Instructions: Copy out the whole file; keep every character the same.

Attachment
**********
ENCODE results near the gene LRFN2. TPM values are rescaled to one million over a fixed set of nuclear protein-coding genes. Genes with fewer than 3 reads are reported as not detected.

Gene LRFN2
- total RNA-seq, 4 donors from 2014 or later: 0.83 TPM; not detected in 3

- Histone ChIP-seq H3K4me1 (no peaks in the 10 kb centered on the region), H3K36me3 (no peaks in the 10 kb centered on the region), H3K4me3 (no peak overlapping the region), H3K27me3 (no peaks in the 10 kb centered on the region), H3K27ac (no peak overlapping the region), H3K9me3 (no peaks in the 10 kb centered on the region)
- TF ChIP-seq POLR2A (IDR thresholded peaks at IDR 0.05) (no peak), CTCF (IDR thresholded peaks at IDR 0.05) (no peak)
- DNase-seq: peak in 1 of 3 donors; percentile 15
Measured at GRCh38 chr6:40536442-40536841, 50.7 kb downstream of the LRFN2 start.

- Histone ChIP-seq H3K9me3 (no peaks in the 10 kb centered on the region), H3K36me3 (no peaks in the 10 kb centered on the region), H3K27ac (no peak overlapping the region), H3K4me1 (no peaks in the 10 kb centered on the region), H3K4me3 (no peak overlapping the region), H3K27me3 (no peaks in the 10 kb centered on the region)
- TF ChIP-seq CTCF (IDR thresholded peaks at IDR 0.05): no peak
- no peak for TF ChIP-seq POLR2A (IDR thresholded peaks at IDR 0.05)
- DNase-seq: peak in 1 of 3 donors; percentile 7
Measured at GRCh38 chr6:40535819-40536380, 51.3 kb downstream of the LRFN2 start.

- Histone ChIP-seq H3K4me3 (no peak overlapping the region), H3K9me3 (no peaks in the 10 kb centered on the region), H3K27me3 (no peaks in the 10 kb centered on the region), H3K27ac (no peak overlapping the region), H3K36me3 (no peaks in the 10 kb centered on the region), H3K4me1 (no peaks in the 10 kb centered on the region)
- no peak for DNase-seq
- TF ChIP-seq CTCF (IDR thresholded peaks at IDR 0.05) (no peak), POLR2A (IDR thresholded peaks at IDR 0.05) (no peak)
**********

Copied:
ENCODE results near the gene LRFN2. TPM values are rescaled to one million over a fixed set of nuclear protein-coding genes. Genes with fewer than 3 reads are reported as not detected.

Gene LRFN2
- total RNA-seq, 4 donors from 2014 or later: 0.83 TPM; not detected in 3

- Histone ChIP-seq H3K4me1 (no peaks in the 10 kb centered on the region), H3K36me3 (no peaks in the 10 kb centered on the region), H3K4me3 (no peak overlapping the region), H3K27me3 (no peaks in the 10 kb centered on the region), H3K27ac (no peak overlapping the region), H3K9me3 (no peaks in the 10 kb centered on the region)
- TF ChIP-seq POLR2A (IDR thresholded peaks at IDR 0.05) (no peak), CTCF (IDR thresholded peaks at IDR 0.05) (no peak)
- DNase-seq: peak in 1 of 3 donors; percentile 15
Measured at GRCh38 chr6:40536442-40536841, 50.7 kb downstream of the LRFN2 start.

- Histone ChIP-seq H3K9me3 (no peaks in the 10 kb centered on the region), H3K36me3 (no peaks in the 10 kb centered on the region), H3K27ac (no peak overlapping the region), H3K4me1 (no peaks in the 10 kb centered on the region), H3K4me3 (no peak overlapping the region), H3K27me3 (no peaks in the 10 kb centered on the region)
- TF ChIP-seq CTCF (IDR thresholded peaks at IDR 0.05): no peak
- no peak for TF ChIP-seq POLR2A (IDR thresholded peaks at IDR 0.05)
- DNase-seq: peak in 1 of 3 donors; percentile 7
Measured at GRCh38 chr6:40535819-40536380, 51.3 kb downstream of the LRFN2 start.

- Histone ChIP-seq H3K4me3 (no peak overlapping the region), H3K9me3 (no peaks in the 10 kb centered on the region), H3K27me3 (no peaks in the 10 kb centered on the region), H3K27ac (no peak overlapping the region), H3K36me3 (no peaks in the 10 kb centered on the region), H3K4me1 (no peaks in the 10 kb centered on the region)
- no peak for DNase-seq
- TF ChIP-seq CTCF (IDR thresholded peaks at IDR 0.05) (no peak), POLR2A (IDR thresholded peaks at IDR 0.05) (no peak)